It’s mid- August and tourists flock to our town for to see our abundant wildlife, including our moose and elk. We often get interesting questions about the relation between elk and moose. We decided to point out a few of their similarities and differences so you can be clear on who is who.
First of all, elk and moose are both a part of the deer family (Cervidae). They both have antlers that shed from November to March, they are both hunted for their meat in Jackson Hole, and their tracks are similar.
There are, however, some key differences that make them easy to distinguish. Moose are a chocolate brown color whereas elk are a light brown with a darker brown neck. Bull moose have a waddle on their neck and their antlers have flat pads in the front and traditional pointed antlers towards the back.. Stags, or male elk, have several pointed antlers.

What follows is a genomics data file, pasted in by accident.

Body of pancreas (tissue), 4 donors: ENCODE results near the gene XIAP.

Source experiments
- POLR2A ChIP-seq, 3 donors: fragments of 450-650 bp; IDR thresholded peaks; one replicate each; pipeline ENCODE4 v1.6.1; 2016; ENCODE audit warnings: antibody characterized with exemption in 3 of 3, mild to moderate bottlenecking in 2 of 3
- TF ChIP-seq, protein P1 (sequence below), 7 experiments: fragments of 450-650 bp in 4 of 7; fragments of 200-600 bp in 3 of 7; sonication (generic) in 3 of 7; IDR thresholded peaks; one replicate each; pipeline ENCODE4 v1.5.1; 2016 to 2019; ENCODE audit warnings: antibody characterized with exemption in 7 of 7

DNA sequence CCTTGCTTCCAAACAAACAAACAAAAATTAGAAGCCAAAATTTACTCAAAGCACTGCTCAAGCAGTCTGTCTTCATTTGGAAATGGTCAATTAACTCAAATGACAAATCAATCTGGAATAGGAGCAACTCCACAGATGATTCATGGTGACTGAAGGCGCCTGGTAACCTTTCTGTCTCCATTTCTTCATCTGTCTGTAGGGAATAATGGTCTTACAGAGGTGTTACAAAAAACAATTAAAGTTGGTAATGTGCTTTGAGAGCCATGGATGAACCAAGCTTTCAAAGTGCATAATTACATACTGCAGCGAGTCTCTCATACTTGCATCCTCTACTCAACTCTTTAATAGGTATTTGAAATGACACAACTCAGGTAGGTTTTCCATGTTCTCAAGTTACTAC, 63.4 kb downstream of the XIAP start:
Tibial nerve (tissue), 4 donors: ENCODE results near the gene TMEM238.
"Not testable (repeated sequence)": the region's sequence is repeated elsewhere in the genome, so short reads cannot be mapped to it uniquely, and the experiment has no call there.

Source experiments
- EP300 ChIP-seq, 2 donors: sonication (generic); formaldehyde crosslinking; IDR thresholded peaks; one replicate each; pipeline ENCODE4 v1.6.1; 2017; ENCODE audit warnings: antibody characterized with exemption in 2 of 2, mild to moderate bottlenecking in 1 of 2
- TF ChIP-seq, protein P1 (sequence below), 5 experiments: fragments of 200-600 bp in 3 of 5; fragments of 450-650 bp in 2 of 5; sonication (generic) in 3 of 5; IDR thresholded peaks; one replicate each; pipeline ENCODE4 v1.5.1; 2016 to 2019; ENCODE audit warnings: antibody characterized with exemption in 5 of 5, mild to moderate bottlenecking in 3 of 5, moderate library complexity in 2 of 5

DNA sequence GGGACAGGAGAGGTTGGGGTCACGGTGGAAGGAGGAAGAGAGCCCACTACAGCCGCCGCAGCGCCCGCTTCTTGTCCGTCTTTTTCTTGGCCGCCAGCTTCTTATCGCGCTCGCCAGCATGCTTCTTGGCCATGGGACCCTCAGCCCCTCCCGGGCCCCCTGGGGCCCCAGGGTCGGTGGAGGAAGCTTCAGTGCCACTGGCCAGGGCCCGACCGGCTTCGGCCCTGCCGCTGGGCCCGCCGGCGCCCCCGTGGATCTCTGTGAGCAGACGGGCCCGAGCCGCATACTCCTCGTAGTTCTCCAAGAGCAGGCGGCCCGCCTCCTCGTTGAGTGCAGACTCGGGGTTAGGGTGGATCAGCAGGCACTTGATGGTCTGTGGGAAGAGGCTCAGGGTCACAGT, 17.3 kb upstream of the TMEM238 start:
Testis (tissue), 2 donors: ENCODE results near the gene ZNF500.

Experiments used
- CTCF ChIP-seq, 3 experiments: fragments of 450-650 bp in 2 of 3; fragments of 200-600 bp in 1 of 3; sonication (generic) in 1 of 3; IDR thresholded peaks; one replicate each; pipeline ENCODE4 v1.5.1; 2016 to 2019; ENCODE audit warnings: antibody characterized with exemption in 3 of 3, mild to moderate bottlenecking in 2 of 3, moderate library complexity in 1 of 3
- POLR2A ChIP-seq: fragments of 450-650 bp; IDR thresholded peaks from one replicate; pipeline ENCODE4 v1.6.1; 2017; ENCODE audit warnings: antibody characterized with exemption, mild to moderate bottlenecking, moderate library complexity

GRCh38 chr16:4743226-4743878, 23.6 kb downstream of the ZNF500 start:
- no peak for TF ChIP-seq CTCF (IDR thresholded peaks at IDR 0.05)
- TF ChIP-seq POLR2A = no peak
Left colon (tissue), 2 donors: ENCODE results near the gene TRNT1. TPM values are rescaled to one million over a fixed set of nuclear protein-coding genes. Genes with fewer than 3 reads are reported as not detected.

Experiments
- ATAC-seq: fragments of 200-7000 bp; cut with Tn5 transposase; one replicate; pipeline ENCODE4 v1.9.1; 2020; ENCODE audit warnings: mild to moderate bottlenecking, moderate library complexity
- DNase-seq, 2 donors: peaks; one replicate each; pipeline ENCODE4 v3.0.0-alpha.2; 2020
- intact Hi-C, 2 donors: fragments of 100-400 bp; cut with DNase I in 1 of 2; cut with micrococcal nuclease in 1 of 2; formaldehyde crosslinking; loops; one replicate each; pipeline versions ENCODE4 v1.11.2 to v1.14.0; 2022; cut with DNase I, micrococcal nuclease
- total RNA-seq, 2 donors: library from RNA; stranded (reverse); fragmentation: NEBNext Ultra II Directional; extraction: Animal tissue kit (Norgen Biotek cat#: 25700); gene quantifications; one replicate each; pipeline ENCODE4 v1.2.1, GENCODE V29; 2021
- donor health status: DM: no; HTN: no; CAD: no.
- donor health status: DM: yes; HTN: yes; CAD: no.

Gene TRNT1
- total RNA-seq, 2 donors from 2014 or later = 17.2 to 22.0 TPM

Size wise, they are similar although moose are traditionally bigger than elk. Elk, however, are much more agile than their moose friends. Elk tend to hang with groups, whereas moose are traditionally by themselves unless there is a young one with the lady.
Elk and moose have similar tracks, but moose have a more hearted-shaped hooves and elk have a more tooth-shaped track. Furthermore, because moose are heavier, their prints are deeper. The noses of both moose and elk are different as well…moose are more rounded, elk are have more pointed noses.
They are both magnificent animals to capture in the wild of Jackson Hole. Knowing where to find them with so many people in town is definitely a trick. Our Bear Witness guides have a few of those tricks up our sleeves. Give us a call and we can point on the difference between moose and elk on our private tour.